Social enterprise launches first crowdfunding campaign to train refugee bakers

Australia’s first social enterprise bakery is embarking on a fundraiser for the first time. F&P’s Fiona Atkinson sat down with the team to find out more.

“Learning to make sourdough is difficult,” says Cindy Carpenter, chair of the board of the Bread & Butter Project. “I don’t know if you’ve tried it yet, but making sourdough without holes is very tricky!”

Maybe you were one of the industrious people who embarked on a baking adventure during lockdown, reaching the pinnacle of sourdough mastication, but if you weren’t, a perfect opportunity to start is at our doors.

On February 28, a new crowdfunding campaign will encourage you to raise funds for refugee apprentice bakers by putting yourself in their shoes and learning how to make bread.

Before explaining the ins and outs of the “Pastry for a Baker” campaign, let’s see who the Bread & Butter projects are and what they do.

About the Bread & Butter Project

The Bread & Butter Project – a social enterprise with DGR status – was founded in 2013 by Paul Allam and David McGuinness, owners of Bourke Street Bakery in Sydney. Paul was inspired after a teaching experience with a group of refugee women on the Thailand-Burma border. He and his wife, Jessica Grynberg, taught women how to bake bread and helped them start a social enterprise to support themselves and an orphanage.

100% of profits from the Bread & Butter project are invested in training people seeking refuge and asylum in Australia to become bakers.

Interns undertake a six- to eight-month internship that includes on-the-job baking training, TAFE accreditation, English tutoring and job readiness support. The project then helps interns find employment upon graduation with like-minded organizations passionate about creating a diverse and empowered workplace.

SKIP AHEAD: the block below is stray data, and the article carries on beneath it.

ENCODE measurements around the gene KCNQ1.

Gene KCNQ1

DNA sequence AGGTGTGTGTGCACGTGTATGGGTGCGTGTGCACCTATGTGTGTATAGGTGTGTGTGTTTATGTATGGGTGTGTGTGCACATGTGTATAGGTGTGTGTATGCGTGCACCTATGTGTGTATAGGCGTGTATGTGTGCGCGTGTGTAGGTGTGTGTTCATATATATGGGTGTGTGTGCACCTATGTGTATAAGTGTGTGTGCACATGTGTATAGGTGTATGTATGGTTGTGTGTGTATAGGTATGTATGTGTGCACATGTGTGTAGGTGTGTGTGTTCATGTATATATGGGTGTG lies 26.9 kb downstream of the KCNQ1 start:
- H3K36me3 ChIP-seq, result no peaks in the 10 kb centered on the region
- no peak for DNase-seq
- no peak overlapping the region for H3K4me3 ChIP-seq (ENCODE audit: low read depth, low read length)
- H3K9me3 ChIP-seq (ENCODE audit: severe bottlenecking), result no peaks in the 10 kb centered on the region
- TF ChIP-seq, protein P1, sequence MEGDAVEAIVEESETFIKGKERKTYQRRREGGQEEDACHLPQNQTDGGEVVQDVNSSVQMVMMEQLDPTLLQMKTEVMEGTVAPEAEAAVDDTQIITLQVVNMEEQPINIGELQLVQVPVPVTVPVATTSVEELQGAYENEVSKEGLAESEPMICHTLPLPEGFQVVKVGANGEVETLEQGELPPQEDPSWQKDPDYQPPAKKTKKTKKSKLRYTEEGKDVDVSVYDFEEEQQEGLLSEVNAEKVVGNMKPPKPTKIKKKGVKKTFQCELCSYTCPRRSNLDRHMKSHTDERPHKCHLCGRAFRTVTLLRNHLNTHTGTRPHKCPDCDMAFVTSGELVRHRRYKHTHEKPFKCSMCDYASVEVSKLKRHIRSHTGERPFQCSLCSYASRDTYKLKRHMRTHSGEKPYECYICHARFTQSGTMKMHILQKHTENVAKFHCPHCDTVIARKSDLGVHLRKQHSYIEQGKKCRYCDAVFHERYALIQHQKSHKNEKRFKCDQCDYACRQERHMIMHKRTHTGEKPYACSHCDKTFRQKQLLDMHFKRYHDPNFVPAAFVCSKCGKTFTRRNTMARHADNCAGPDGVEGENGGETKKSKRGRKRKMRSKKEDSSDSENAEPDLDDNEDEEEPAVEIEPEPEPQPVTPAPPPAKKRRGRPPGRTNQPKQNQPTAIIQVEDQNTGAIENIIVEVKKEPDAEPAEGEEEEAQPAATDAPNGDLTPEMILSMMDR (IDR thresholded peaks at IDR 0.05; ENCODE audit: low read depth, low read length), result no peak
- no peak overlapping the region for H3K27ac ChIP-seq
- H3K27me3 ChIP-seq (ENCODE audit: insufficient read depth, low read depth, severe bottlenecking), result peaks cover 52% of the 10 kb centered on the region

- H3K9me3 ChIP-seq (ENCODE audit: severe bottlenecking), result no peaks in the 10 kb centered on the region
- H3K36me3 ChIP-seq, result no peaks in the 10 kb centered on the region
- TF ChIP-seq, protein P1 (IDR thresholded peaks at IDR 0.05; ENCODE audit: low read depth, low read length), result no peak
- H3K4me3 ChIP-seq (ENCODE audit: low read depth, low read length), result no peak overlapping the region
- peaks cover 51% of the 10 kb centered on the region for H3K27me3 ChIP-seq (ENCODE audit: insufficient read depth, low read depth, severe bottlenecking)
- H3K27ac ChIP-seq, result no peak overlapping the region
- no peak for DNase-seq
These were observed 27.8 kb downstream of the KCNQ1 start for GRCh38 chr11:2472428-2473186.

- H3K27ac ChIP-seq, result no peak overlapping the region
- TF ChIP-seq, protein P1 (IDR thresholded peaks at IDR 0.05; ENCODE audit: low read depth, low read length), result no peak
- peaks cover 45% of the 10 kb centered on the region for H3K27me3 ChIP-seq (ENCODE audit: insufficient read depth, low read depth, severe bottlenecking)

“Graduates have no trouble finding work as there is a chronic shortage of bakers in Australia,” says Cindy. “We have a success rate of well over 90% employment, it has often been 100%.

“Bakery is a very sustainable career, and it can lead to starting your own business. It’s a great starting point for a good job in Australia.

Another happy ripple effect of the program? Friendships. Up to 30 trainees enter the program each year. The size of the group is limited to 10 trainees, which makes it possible to create bonds between the participants, united by multiculturalism (with trainees originating from Afghanistan, Iran, Iraq, Myanmar, Sierra Leone, Syria, Pakistan, Fiji, Thailand, Papua New Guinea and Sri Lanka), shared tutors and trainers, and an enthusiasm for learning to cook.

So that’s the training side. How does the income part work?

The Bread & Butter project was successful in selling its products. From wholesale to cafes and bakeries, the business has expanded to retail with its artisan breads, sourdoughs and pastries stocked in Woolworths Metro and Harris Farm stores in Sydney.

The project is getting better and better, but COVID-19 has certainly stalled the upward trajectory.

Since June 2021, the organization has suffered a 40% decline in wholesale cafe and restaurant sales, severely impacting the viability of future training programs – something that has taken on even greater significance since the onset of the humanitarian crisis in Afghanistan, with the future of bakery intern admissions expected to include more Afghan refugees.

JobKeeper helped with the first round of lockdowns, but the social enterprise was without support in the second wave of 2021 struggles.

“So we hit the bridges,” Cindy says, “We hit the Zoom sessions and raised funds [from philanthropists and trusts and foundations]. It kept the doors open, but we weren’t able to raise the money we normally would, money that’s usually enough to fund the next round of training.”

One group they approached was a staunch supporter, the Westpac Foundation, which provided financial support but also suggested the social enterprise attempt a crowdfunding campaign.

And with that, the need to engage broader and ongoing community support was realized. And the idea for a fundraising initiative that would both publicize the work of the Bread & Butter Project and secure donations was born. Enter Bake for a Baker…

What is Bake for a Baker?

The proposal is simple: experience baking like a refugee trainee, with bread recipes inspired by different cultures around the world, while raising funds that will form the next cohort of participants in the Bread & Butter project.

The three-week campaign, which begins February 28, is primarily about fundraising, but the team also hopes it will help connect people – at home and in the workplace – after two years of lockdown and of self-isolation.

So how did the concept come about?

Conceptual contemplation